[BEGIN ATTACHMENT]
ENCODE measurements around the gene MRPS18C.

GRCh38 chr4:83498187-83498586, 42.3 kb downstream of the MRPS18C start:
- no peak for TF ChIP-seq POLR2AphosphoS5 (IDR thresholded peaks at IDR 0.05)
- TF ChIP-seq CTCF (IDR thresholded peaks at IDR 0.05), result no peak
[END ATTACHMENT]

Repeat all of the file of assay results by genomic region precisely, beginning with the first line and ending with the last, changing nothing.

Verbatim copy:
ENCODE measurements around the gene MRPS18C.

GRCh38 chr4:83498187-83498586, 42.3 kb downstream of the MRPS18C start:
- no peak for TF ChIP-seq POLR2AphosphoS5 (IDR thresholded peaks at IDR 0.05)
- TF ChIP-seq CTCF (IDR thresholded peaks at IDR 0.05), result no peak